“Must take incredible stealth,” Larson said.

“That all depends on what you’re after,” Cork replied.

“You were after white-tail deer, weren’t you?”

Cork said, “Ed, what I was really after is something you can’t understand, and if I say it, you’ll misconstrue my meaning.”

“I’ll do my best to understand.” He promised with such earnest appeal that Cork knew he was telling the truth.

So Cork offered his own truth in return. He said, “I was hunting Jubal Little.”


Violence took Jubal Little out of Cork’s life, but violence was also the way he’d entered it.

Nearly forty years earlier, when Cork was twelve years old and in the sixth grade, the baby boom in Aurora, as it probably had everywhere, resulted in the overcrowding of the town’s elementary school. To deal with the situation on a temporary basis, the school board arranged for a couple of annex trailers to be placed on the grounds of the junior high, which was the only school-owned property with space available. The annexes were used to house the two sixth-grade classes. As a result, those kids who normally would have been the cocks of the walk in that final elementary year became, instead, the focus of abuse by many of the older junior high students, with whom the sixth graders shared the cafeteria, gymnasium, restrooms, and playing field. Worst among the tormentors was Donner Bigby, whom everyone called Bigs because of his size. He was a strawberry blond and had a massive upper torso. His intimidating physique came from both genes and working summers with the logging crews his father sent into the Superior National Forest to cut timber on tracts leased from the federal government. Bigby chewed tobacco, drank beer, and swore like a lumberjack. When he strutted down the hallways or across the school grounds, most kids-Cork included-gave him a judiciously wide berth.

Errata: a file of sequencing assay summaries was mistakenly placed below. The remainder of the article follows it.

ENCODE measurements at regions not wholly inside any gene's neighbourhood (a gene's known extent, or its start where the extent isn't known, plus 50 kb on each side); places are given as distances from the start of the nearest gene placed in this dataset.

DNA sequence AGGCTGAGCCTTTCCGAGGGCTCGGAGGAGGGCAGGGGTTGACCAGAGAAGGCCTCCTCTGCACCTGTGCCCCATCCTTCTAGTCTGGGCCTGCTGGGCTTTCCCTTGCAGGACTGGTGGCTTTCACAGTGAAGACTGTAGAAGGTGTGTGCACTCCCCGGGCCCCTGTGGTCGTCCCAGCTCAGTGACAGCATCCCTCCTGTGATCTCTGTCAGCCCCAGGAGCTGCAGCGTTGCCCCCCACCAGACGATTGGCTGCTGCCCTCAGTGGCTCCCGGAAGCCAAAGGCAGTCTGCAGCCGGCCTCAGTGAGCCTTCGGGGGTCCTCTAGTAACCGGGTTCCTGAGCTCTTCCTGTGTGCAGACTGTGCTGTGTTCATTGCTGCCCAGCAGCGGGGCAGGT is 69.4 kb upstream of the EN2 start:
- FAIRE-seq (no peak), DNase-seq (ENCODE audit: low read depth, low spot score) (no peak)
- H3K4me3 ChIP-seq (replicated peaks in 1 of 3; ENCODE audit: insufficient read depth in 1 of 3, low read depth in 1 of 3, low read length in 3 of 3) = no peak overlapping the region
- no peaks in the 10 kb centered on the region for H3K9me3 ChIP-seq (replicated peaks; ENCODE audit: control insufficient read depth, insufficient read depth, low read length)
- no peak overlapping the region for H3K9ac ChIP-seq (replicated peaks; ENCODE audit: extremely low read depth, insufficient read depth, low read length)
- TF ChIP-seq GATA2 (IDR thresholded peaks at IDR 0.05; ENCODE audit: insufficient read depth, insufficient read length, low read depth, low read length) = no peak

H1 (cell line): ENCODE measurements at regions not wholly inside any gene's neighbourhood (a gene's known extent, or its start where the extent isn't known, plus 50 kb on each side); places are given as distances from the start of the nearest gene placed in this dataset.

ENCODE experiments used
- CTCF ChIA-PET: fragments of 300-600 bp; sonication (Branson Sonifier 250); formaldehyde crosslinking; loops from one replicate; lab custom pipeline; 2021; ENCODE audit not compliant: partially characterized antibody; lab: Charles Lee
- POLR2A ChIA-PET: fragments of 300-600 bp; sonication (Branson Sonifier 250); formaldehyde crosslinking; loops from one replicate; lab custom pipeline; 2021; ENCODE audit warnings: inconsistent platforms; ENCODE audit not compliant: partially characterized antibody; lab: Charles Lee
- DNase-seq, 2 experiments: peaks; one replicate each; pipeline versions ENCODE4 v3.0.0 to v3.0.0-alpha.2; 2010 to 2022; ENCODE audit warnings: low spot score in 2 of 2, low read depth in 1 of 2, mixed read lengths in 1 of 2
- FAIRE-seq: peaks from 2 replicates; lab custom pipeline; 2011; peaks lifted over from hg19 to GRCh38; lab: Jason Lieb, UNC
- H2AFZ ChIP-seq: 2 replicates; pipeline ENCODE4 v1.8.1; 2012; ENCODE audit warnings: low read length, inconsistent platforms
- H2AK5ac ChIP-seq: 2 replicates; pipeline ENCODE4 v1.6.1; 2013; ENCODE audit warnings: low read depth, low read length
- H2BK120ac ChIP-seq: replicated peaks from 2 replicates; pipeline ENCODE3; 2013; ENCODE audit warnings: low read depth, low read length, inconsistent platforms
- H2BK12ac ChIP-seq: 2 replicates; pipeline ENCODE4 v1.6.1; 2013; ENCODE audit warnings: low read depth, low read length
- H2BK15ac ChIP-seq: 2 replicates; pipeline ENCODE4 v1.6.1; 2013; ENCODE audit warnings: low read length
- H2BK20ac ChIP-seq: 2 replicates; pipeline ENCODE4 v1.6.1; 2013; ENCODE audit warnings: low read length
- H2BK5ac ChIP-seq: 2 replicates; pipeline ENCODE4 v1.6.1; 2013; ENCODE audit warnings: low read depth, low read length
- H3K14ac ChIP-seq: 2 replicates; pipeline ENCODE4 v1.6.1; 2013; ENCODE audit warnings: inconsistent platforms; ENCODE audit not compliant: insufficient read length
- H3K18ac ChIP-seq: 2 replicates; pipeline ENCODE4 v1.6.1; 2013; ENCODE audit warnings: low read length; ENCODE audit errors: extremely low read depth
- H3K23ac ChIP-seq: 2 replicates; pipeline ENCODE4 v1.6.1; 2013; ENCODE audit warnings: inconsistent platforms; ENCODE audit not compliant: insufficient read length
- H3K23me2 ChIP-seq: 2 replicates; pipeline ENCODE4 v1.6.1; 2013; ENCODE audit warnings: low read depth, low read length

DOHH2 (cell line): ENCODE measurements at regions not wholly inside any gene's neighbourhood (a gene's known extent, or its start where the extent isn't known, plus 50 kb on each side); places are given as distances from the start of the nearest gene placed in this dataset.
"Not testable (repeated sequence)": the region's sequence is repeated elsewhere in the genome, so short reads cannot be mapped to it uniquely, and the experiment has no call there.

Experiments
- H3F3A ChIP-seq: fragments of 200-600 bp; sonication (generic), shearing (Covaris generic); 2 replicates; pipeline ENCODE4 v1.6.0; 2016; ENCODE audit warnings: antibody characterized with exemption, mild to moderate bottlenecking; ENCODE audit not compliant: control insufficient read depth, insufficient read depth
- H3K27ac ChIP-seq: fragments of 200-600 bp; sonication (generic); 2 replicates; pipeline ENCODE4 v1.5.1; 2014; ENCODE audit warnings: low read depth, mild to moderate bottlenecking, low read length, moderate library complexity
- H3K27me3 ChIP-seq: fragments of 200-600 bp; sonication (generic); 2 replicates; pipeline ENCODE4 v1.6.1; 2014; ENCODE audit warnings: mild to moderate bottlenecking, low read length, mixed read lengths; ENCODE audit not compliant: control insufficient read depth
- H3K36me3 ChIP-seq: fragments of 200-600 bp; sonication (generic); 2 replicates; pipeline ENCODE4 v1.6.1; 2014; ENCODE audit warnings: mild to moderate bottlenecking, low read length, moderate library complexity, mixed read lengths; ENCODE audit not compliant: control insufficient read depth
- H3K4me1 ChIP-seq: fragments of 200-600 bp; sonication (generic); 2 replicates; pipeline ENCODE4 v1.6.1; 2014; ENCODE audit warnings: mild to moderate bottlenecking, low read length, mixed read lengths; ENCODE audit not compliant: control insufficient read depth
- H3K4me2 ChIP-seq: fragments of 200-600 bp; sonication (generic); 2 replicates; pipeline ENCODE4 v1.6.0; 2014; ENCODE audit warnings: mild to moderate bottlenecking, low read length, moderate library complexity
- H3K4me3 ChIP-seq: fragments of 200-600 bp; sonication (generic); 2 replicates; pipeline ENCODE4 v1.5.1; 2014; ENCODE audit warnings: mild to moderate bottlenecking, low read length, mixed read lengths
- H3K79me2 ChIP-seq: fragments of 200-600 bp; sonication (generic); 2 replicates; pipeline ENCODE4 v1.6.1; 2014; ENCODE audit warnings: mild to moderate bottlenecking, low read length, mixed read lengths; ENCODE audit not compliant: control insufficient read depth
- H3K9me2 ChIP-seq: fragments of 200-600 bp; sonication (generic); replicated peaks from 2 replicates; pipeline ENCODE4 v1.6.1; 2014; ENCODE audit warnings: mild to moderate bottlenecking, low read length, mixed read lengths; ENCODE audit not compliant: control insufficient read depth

The children of the Iron Lake Ojibwe attended school in Aurora and were bused in from the reservation. Three of the reservation kids were in the sixth grade with Cork. Because his grandmother was true-blood Iron Lake Ojibwe and he spent a lot of time on the rez, Cork was acquainted with them: Peter LaPointe, Winona Crane, and her twin brother, Willie. He knew Winona especially well, because he’d had a crush on her forever. She was smart and pretty and a little wild. She played the guitar and made up her own songs and sang beautifully. She had long black hair and eyes like shiny chips of wet flint that, if she wanted, could cut you with a glance. She was fiercely protective of Willie, who’d been born with cerebral palsy and who walked with a slow, awkward gait and spoke with some difficulty.

It wasn’t at all surprising that Willie turned out to be a perfect target for the abuse of Donner Bigby.

Most days after school, Winona and her brother hopped on the bus and rode the fifteen miles to the rez, where they lived with a variety of relatives. Their father was dead, killed in a car wreck caused by a drunken driver-him. Their mother was an unreliable caregiver at best, and very often gone. Just gone. For weeks or even months. Sometimes they stayed with their grandmother, sometimes with an aunt or uncle. Their uncle Leonard Killdeer worked at the BearPaw Brewery, which sat next to Sam’s Place, the Quonset hut turned burger joint on Iron